First work of art Gosh. I do remember at one point I had a huge thing for Toulouse-Lautrec. I just love the way that he was so aware of form. The garishness in it and the darkness, but a beauty as well. That was something I identified with. I identified very strongly with many of the French Impressionist painters when I was at school and I started to study art a bit. Henri Rousseau—incredibly beautiful. The contrast between the silhouettes of the bare tree branches against the luminous sky really touched me.
Inspirational artists In the eighties, Dave [Stewart] and I were very inspired by Gilbert and George. But those were more the early days, when they where doing sort of performance art. What I love about Gilbert and George is this notion that there’s no division between art and life. It’s all one. I thought that was profound and daring. Thinking outside the box like that was something I could identify with.
Portraiture I love looking at people—peoples’ faces in photography. Yesterday, for instance, I was sitting with a particular view of young graduates as they were receiving their degrees from the head of the Royal Scottish Academy of Music & Drama, and I could see the expressions on their faces. Each one was like a slightly different version of the one before. There were all sorts of races and shapes and forms; and I was thinking, a face is so informative—slightly different eyes, mouth, nose, ears, whatever. And this is how we present ourselves to the world.
Contemporary art I don’t know if I’m ‘into’ contemporary art. I’m just drawn to things. I’m drawn to everything—seashells, skyscapes, architecture, leaves or children. Everything intrigues me, so if contemporary art fits into that, then I must be into it. But I’m not an expert. I actually feel terribly uneducated, because after I left school I only went to the Royal Academy of Music for a few years then dropped out—most of my life has been about invention/reinvention. Funnily enough, part of me would have loved to have gone into some kind of formal education, just so I could really get it, you know. There’s such a wealth of knowledge to be absorbed—I’ve just done it in this rather vicarious way.
Record covers I don’t really know how they come about, to be honest. Photo sessions mostly. Photography’s fascinating: every element consciously or unconsciously informs you in a particular way. That creative process of selection, of deciding to focus in on one aspect of whatever it is you’re trying to represent, is wonderful. Pretty intuitive really. I like to think of myself sometimes as a piece of sculpture. On that latest album [Bare, 2003], I was thinking well, I’m an older woman. I felt very vulnerable and I thought, well, I kind of want to reveal myself as I am. From the inside out rather than from the outside in.
Taxis and films If you sit in the back of a taxi and select a piece of music, you’ll see how what is going on outside connects with what you’re listening to in the most fantastic way. All of a sudden, you’re in a film. Or conversely, if you look at a film and you turn down the sound, it will be different. Then all of a sudden, you listen to how the director has selected the music and it heightens the dramatic quality of what’s going on. It’s phenomenal! In music, where you potentially have melodic line, chordal structures, chordal development and progressions and rhythm—if you break those down, and I do, they are extraordinary in themselves. So there’s all this stuff going on —I feel like a scientist when I discuss it like this, looking at things though a microscope.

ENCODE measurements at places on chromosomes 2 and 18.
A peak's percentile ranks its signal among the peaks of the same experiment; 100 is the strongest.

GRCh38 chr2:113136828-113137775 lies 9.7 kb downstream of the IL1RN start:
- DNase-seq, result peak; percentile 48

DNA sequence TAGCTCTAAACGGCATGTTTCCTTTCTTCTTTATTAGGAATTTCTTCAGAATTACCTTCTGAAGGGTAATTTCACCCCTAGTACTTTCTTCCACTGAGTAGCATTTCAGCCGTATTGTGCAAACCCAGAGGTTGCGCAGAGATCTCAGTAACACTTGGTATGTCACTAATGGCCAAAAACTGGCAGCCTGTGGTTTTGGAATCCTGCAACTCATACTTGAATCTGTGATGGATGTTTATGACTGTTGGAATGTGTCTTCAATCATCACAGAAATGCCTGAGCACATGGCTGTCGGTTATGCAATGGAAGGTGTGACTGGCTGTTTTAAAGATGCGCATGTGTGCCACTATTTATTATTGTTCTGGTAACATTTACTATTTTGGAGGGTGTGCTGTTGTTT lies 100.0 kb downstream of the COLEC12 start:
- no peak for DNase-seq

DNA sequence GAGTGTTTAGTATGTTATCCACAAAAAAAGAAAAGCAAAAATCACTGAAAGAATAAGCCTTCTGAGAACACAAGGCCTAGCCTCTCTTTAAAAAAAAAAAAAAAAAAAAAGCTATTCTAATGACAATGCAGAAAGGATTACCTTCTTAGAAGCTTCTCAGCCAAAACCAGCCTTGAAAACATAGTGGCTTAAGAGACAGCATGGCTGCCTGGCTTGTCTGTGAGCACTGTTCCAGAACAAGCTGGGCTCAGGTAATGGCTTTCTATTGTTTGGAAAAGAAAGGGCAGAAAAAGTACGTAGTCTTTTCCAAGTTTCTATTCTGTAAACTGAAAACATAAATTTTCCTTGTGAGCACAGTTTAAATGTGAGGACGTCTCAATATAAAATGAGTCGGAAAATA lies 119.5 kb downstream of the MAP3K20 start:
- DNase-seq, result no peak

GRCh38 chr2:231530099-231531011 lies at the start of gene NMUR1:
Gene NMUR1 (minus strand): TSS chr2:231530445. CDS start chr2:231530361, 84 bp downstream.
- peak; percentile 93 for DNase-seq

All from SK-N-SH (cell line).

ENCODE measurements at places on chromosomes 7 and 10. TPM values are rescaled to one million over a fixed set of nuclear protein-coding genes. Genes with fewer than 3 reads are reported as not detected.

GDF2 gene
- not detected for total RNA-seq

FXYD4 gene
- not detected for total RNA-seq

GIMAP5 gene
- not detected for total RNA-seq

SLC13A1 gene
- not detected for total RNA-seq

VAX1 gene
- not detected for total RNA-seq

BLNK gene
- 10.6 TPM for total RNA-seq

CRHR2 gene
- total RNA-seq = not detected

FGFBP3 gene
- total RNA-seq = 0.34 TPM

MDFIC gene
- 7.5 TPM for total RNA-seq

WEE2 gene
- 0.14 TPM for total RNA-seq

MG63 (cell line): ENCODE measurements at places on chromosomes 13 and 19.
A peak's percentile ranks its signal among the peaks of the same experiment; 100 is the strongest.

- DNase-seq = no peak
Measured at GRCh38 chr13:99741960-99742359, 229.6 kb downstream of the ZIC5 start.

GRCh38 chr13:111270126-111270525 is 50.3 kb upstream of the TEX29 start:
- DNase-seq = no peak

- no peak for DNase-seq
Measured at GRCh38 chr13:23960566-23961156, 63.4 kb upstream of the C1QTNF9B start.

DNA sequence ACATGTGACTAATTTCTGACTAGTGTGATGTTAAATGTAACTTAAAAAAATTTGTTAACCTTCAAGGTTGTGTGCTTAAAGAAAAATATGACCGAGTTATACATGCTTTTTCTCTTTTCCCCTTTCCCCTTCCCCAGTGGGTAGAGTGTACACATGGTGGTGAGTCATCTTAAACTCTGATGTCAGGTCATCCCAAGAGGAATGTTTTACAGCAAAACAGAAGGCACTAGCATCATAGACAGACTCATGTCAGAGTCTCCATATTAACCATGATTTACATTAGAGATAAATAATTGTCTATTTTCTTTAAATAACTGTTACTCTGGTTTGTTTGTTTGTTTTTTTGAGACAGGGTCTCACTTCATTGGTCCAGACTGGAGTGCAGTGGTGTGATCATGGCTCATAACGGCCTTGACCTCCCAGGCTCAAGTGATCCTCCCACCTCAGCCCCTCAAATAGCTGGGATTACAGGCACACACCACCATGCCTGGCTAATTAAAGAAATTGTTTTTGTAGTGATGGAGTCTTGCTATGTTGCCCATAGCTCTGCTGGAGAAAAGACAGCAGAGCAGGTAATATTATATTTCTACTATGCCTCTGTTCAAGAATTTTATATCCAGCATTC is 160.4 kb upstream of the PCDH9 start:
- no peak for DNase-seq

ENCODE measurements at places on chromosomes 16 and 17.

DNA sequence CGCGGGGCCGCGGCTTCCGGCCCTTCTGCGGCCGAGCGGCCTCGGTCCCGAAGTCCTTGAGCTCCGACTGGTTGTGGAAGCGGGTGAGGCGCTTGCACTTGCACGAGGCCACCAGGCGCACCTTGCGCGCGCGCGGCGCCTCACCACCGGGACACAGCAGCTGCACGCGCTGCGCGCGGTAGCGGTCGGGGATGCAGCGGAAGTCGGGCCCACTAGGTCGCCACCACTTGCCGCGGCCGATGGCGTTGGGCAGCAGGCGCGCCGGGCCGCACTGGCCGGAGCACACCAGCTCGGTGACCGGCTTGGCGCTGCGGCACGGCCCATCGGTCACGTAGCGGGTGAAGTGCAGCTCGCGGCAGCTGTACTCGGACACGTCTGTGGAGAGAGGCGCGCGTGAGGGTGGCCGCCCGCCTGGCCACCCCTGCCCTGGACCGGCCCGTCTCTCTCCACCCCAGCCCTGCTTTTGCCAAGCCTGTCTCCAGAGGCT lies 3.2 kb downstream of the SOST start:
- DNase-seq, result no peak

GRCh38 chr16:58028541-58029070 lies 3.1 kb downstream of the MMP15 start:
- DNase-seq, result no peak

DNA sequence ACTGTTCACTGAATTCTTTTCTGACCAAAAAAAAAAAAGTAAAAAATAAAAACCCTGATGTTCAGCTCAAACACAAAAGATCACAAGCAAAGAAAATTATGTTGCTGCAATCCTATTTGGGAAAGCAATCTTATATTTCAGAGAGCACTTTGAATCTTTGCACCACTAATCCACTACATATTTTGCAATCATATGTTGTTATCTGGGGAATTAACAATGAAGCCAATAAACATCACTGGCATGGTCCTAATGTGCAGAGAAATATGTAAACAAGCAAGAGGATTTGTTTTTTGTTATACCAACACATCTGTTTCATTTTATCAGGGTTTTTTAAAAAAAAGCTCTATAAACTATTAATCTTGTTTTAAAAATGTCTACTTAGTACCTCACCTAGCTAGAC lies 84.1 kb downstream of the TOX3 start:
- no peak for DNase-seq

It’s like we’re connecting with whatever soul is, whatever that really means, that word.
On my walls White paint and a Russian painting that I bought in the eighties, by a painter whose name escapes me. It’s a beautiful portrait of a woman standing in a boat, holding a flag. I have a photograph, a black and white portrait of Frida Kahlo. It’s very special. It’s powerful. And what else do I have? I have various things, I have a portrait of a society woman by Diane Arbus, which is beautiful. I did go though a period where I collected a few things, then I just stopped, because I thought, I don’t need any more. I love my house, it’s a wonderful space for me to be in and I don’t need more than this; this is plenty. But you know, wherever I was, if I lived in a bed-sit —and I have lived in many, many bed-sits—I tried to make them my own special space. I’d go and buy postcards of wonderful paintings and I’d put them on the walls.
Frida Kahlo I think she’s so popular because there was something so self-actualising about her. Even though she was a victim of Diego [Rivera, her husband], in a sense she elevated herself. After her death her work became much greater and that sense of self-actualising her pain is the reason why women identify with her.
Annie Lennox was interviewed by Cedar Lewisohn